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Chance and adaptation in the evolution of island bumblebee behaviour

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Population Ecology


We used a population biological approach to assist our understanding of the evolution of behaviour, with island bumblebees as our model system. The widespread European species Bombus terrestris occurs on all major Mediterranean, and some Atlantic islands. Bees from different populations differ in a variety of behavioural traits, including floral colour preferences, flower detection, and learning behaviour. We attempted to correlate these behavioural differences with each population’s environment, but could not find straightforward adaptive explanations. We also performed reciprocal transplant studies to compare nectar foraging performance of bees from three different populations, but found that non-native bees consistently outcompeted native bees. Thus, we consider genetic drift, exaptation, and pleiotropy as possible alternative explanations to a strictly adaptive explanation for between population behavioural differences in bumblebees.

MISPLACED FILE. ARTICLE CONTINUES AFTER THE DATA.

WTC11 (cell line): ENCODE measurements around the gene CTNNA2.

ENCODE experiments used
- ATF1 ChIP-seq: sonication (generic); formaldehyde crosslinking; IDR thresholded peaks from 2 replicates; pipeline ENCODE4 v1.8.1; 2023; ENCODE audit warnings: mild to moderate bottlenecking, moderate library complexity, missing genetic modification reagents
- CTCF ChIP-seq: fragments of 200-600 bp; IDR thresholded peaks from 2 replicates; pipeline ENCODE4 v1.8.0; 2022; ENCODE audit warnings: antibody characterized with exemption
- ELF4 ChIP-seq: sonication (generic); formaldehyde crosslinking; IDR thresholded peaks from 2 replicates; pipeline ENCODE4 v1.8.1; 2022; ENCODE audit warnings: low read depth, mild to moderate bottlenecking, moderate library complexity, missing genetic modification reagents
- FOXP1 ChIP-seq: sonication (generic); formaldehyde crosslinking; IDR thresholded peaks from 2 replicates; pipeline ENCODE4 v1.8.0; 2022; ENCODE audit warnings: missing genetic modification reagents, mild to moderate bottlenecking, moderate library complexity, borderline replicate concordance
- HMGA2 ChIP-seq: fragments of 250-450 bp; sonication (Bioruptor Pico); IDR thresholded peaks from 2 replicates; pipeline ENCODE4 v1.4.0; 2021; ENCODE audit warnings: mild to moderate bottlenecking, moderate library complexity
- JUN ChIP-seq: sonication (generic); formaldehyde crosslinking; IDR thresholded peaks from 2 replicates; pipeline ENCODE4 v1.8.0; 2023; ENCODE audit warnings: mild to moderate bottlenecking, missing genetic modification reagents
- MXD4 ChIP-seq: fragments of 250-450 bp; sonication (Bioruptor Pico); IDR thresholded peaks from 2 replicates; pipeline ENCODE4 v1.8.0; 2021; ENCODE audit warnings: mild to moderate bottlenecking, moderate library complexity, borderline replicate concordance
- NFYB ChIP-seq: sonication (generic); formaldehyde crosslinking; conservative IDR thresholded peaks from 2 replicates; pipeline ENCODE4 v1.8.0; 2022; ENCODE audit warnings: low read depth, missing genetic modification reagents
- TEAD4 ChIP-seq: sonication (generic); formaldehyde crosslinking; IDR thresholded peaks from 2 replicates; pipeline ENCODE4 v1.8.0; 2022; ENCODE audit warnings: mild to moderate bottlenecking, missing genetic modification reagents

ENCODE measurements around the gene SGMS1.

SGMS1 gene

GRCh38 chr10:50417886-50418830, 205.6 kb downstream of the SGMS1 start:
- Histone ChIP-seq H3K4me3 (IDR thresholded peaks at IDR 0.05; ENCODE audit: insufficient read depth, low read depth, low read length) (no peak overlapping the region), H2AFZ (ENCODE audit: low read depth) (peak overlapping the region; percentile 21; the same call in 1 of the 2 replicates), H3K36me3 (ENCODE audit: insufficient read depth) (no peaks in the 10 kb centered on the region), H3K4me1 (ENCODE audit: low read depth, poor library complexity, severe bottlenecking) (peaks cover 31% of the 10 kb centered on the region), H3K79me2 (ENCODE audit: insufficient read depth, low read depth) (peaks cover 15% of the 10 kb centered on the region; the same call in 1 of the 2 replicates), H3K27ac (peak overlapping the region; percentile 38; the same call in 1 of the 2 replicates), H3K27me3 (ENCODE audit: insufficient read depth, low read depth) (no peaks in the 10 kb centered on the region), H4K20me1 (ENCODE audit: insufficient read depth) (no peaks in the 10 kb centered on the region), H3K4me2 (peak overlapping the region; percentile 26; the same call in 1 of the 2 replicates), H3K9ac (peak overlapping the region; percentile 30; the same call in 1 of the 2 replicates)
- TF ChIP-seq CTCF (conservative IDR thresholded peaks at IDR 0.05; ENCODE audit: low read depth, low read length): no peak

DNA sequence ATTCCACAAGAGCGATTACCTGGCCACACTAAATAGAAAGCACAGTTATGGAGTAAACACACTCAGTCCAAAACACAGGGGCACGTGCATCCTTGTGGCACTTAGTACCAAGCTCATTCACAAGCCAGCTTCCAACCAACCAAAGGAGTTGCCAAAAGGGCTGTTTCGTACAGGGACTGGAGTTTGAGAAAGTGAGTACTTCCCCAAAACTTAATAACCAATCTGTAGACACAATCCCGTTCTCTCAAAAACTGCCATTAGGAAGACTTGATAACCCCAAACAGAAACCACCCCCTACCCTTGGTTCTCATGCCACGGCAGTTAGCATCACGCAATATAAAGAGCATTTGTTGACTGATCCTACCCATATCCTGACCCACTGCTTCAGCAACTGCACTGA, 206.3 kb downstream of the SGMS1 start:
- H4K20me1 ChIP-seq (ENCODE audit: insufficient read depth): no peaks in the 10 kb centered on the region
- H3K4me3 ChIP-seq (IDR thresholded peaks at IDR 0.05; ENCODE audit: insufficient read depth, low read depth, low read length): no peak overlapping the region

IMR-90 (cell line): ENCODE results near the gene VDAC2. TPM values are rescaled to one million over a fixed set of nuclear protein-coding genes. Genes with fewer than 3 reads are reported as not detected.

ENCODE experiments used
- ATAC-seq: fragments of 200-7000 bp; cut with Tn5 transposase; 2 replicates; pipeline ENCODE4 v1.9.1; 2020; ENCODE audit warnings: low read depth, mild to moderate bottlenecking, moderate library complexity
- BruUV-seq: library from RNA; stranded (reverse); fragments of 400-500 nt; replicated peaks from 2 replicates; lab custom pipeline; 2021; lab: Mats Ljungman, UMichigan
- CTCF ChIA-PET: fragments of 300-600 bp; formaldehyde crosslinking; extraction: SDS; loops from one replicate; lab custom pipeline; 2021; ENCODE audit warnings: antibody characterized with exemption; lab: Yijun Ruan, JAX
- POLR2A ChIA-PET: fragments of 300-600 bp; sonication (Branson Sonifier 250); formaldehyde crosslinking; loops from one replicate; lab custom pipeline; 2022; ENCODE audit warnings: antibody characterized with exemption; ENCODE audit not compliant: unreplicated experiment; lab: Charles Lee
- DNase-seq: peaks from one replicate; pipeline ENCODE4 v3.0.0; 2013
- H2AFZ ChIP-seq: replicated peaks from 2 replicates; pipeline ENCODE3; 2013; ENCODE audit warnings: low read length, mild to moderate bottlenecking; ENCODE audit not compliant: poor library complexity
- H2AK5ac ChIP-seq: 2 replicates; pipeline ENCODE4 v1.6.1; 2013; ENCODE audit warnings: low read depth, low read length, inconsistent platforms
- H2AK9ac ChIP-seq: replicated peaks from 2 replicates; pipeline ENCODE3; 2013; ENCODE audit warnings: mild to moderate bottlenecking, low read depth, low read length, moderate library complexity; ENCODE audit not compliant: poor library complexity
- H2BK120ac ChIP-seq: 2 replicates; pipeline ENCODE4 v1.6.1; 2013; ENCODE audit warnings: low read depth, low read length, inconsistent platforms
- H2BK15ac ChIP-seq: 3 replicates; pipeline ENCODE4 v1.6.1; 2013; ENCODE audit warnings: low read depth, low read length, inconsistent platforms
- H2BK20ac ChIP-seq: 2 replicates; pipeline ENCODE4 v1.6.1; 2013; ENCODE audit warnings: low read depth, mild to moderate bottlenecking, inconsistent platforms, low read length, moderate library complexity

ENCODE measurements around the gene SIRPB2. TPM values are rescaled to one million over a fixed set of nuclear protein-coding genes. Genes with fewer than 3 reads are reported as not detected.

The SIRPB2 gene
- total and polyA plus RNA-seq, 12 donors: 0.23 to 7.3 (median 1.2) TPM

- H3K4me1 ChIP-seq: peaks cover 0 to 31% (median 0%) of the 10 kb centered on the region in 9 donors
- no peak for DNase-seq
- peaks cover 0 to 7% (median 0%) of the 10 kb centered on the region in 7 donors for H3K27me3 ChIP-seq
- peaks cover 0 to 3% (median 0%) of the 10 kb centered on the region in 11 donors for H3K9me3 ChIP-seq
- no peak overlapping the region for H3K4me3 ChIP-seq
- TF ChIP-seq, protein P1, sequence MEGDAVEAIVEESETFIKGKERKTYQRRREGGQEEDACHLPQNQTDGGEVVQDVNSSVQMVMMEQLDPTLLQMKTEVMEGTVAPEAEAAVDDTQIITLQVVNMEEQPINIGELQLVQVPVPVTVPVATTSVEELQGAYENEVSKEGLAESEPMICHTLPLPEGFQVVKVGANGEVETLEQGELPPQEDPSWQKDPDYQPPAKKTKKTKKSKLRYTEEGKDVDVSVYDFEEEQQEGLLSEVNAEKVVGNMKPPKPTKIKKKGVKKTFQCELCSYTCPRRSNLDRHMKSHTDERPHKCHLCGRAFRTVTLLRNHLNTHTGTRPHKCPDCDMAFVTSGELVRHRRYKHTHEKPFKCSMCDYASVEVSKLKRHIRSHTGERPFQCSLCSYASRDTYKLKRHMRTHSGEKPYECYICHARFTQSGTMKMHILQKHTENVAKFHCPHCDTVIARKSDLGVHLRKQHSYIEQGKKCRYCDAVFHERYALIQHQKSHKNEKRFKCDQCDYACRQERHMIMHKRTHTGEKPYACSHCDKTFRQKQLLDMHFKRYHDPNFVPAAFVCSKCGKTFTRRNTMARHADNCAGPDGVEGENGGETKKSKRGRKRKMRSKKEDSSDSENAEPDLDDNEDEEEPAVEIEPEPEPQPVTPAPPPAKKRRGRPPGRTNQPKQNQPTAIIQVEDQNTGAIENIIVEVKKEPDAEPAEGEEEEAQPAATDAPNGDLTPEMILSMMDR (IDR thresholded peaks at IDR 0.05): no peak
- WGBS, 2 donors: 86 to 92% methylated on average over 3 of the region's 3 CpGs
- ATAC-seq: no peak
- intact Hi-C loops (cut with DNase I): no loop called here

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The research was supported by grants Ch147/3-1 from the DFG, and NER/A/S/2003/00469 from NERC. Part of this work was performed under the auspices of the University of Würzburg, Germany. We wish to thank Parul Desai, Adrienne Gerber-Kurz, Anja Hickelsberger, Margaret Lancaster, Pritesh Patel, Tonia Schamberger, Juliette Schikora, Ronnie Singh, Johannes Spaethe and Kristina Stüber for discussions and help with the experiments, and R.B. Lotto for Fig. 1.

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Correspondence to Lars Chittka.

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Chittka, L., Ings, T.C. & Raine, N.E. Chance and adaptation in the evolution of island bumblebee behaviour. Popul Ecol 46, 243–251 (2004).

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